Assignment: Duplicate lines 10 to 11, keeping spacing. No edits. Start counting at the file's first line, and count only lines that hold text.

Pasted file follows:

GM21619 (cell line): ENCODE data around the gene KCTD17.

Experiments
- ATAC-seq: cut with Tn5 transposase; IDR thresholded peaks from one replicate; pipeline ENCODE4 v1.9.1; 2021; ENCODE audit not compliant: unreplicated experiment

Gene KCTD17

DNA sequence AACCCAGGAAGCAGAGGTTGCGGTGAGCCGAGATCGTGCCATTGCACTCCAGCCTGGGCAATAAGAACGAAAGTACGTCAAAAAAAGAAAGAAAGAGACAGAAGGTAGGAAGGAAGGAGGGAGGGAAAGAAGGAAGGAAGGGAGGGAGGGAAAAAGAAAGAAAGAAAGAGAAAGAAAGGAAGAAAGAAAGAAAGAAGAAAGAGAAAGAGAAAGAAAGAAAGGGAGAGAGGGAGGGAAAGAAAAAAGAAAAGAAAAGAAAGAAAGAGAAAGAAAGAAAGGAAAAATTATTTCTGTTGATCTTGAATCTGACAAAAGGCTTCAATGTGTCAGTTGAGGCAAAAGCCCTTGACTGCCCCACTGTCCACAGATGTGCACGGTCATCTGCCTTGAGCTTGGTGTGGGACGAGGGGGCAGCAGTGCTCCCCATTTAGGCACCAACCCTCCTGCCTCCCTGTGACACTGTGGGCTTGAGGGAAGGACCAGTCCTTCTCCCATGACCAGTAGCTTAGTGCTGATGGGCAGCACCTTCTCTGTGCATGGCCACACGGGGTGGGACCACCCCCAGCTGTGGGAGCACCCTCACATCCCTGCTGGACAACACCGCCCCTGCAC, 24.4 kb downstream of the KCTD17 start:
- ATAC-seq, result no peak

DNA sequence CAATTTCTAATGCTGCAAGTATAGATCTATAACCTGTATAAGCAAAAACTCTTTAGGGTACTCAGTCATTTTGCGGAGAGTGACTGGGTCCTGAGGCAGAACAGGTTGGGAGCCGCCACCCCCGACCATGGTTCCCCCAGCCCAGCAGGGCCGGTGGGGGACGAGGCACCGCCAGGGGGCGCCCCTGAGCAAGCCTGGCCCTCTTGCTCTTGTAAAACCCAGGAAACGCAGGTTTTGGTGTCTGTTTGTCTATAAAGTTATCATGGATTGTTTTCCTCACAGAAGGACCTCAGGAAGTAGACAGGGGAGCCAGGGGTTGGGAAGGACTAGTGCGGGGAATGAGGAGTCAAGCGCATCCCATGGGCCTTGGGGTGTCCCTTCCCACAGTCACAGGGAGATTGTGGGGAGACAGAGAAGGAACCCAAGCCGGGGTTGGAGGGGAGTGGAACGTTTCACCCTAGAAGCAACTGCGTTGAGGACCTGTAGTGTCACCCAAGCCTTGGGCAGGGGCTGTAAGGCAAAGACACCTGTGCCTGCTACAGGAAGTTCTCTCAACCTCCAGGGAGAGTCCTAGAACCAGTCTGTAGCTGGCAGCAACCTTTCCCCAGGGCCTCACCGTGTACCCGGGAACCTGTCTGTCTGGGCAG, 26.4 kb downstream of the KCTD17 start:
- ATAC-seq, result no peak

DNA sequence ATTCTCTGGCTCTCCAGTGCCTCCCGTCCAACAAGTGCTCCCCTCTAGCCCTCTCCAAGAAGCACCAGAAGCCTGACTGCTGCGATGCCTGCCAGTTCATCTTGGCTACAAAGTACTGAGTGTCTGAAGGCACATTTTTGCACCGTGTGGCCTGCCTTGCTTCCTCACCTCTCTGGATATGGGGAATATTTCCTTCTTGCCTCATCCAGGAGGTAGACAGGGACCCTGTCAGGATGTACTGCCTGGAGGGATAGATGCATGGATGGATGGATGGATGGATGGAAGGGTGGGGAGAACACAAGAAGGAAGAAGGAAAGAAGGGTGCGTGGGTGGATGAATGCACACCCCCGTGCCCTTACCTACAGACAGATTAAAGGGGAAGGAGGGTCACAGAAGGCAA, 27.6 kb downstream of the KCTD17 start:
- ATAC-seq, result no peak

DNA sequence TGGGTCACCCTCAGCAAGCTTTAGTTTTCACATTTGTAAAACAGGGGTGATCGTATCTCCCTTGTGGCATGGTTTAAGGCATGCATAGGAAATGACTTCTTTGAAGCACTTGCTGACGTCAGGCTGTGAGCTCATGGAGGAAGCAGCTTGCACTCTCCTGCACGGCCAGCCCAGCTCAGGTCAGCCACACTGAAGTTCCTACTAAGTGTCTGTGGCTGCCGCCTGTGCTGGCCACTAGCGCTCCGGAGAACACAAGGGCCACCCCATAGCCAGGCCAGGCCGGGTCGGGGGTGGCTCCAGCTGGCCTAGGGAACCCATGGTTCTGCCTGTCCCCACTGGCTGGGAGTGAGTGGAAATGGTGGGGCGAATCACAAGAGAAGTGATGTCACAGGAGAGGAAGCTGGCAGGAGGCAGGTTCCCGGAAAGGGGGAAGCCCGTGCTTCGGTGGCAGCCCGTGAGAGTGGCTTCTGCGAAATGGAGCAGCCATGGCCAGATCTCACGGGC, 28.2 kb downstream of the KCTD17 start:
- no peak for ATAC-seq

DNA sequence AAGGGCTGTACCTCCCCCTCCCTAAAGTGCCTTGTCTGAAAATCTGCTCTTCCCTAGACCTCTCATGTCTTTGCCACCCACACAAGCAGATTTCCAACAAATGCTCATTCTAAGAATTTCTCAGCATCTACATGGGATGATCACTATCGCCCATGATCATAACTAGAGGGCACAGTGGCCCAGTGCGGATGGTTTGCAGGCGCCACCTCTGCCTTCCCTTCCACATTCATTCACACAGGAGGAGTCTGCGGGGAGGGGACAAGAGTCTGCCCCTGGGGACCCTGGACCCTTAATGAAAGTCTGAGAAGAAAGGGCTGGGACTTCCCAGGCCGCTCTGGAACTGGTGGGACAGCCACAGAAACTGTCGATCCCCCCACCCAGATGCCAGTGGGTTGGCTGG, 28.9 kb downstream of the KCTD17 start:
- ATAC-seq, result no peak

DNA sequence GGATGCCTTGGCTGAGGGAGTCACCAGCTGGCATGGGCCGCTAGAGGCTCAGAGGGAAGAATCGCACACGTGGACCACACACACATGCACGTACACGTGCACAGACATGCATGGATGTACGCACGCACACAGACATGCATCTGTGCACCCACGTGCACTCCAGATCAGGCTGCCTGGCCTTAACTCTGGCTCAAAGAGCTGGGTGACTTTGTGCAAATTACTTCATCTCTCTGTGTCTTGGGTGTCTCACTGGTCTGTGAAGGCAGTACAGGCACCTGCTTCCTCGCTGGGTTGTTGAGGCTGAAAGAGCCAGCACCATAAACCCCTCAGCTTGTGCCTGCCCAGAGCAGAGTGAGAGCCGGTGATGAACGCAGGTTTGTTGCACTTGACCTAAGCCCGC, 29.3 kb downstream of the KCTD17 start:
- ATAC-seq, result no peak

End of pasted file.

- ATAC-seq, result no peak

DNA sequence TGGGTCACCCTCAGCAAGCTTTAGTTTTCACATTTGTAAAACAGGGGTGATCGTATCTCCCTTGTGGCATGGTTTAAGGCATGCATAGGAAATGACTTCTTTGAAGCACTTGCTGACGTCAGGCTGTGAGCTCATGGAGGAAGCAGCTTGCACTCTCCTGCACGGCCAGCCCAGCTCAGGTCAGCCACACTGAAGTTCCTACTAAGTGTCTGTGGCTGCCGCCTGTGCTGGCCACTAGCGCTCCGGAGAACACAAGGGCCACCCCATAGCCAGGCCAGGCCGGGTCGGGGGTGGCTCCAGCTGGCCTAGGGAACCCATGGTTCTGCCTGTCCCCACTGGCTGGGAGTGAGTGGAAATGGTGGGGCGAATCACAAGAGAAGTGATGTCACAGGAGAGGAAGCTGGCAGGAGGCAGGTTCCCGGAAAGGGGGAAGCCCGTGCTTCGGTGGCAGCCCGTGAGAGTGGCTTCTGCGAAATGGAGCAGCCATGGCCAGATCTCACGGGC, 28.2 kb downstream of the KCTD17 start: